AESCHYLUS: THE SUPPLIANT WOMEN

Edited by A.J. Bowen with a Translation, Introduction and Commentary

Liverpool (Aris and Phillips Classical Texts, 2013) p/b 374pp £22.99 (ISBN 9781908343345)

This is an edition on a substantial scale—indeed, if there had been no translation, one might have expected to see it in the familiar ‘Green and Yellow’ covers of Cambridge.

The long Introduction covers the standard topics: Synopsis, the Myth (chief elements and sources), and the Tetralogy, where B. accepts that Suppliants is the first play, though not all scholars would agree (see Sommerstein, 1995); this is followed by a long and admirably argued section on the date, starting from the notorious P. Oxy 2256.3, but carrying on to look at dating by structure, by contemporary events (with excellent detail), by language, and by dramatic technique: B. concludes by proposing a date circa 463 BC, not long before Oresteia. B. then moves on to the play’s form, its people, staging, and its costume and props (a large cast of extras is required). Then in ‘After Supplices’ B. looks at the course of the trilogy that follows: evidence, to put it mildly, is scant, but a sequence of Aegyptii and Danaides is as probable as any other—and is minutely looked at further in the following section, where the evidence is even more scanty.

B. now turns to the ‘Merits of Supplices’, which he finds to be considerable (‘interesting and challenging in its choice of myth…dynamic in structure…confident in execution’ and more). B. next considers the MS(S), basically the Mediceus, a ‘very careless manuscript’ (R.D. Dawe, not exaggerating). For the text and apparatus, B. largely follows West’s Teubner text of 1998, but he emphasises that it is his own text—and indeed, by my reckoning, he introduces some 20 conjectures of his own, whose merits will appear over time in their acceptance, or not, by other scholars: your reviewer was sometimes left unconvinced (of course, so corrupt and lacunose is the tradition that conjecture to produce a readable text is essential). Be it said, however, that the apparatus, based on West’s, is of as much brevity as the material allows.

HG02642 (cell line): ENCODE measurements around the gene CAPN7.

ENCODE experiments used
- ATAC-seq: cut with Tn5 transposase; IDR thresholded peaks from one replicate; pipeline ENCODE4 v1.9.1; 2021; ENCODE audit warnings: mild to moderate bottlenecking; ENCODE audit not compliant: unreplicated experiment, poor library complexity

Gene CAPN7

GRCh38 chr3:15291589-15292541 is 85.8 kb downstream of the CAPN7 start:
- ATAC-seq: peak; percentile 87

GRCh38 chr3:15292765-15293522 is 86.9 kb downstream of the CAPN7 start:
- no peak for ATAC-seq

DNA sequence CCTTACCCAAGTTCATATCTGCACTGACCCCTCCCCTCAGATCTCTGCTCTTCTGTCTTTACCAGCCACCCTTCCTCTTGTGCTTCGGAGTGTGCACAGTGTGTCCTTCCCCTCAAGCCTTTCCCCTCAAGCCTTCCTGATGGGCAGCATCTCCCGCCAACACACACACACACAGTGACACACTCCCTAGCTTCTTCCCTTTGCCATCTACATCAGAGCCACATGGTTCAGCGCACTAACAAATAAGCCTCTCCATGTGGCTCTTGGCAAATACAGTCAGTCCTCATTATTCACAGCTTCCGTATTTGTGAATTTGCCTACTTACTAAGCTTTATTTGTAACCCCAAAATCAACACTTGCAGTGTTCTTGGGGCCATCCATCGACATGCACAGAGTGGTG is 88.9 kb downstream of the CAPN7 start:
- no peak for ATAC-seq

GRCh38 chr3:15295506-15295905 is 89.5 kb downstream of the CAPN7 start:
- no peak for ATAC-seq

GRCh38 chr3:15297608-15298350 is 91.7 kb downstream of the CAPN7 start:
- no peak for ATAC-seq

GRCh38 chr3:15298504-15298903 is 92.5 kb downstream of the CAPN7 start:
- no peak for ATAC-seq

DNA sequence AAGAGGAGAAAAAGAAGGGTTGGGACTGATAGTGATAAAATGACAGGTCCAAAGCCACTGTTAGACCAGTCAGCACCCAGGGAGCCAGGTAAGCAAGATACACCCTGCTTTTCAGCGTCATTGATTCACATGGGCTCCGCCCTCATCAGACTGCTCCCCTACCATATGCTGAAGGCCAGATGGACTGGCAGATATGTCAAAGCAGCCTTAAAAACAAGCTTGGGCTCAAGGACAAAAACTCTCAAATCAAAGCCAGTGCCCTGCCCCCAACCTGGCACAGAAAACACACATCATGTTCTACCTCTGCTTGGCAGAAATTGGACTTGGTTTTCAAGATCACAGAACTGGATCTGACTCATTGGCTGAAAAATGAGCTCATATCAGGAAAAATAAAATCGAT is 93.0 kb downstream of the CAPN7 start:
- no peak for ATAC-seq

Next comes the translation, which B. says is meant ‘to be most helpful to readers with little or no Greek’, and is ‘not intended for performance’; it is actually pretty awful, even compared with the straightforward translation in Sommerstein’s Loeb, e.g. ‘Why is it my future to look down Zeus’s mind in bottomless gazing?’ Your reviewer was unfairly reminded of the infamous Bohn. B. finally considers metre, starting with a simple account of the trimeter, trochaic tetrameter (catalectic) and anapaests, before moving on to the lyric metres, at which point Greekless readers will be lost. A Bibliography follows before the Commentary, which is itself followed by six useful Indexes.

The scope of this review does not allow detailed discussion of individual points, but the reviewer may perhaps be allowed to say that he would have been more than grateful to have had a commentary of this substantial scale and quality as an undergraduate: but we must not pretend that it is suitable for those with ‘little or no Greek’. It is an example of the tendency for commentaries to grow bulkier as time passes (well-known series from Oxford and Cambridge provide many examples), with the result that original virtuous intentions as to readership somehow get lost—a process not helped, of course, by the lessening provision of Greek teaching in schools.

This is a fine commentary, in which the editor has omitted no point of significance or dispute (contrast, say, the old editions of the tragedians by F.A. Paley). But no help of an ‘elementary’ nature is provided, such as would have been given in one of the old Pitt Press editions, and is in fact being given (rather ingeniously) in, for example, the huge Basel commentary on the Iliad slowly emerging from de Gruyter. That said, the reviewer welcomes so admirable an addition to his library.

Colin Leach

 

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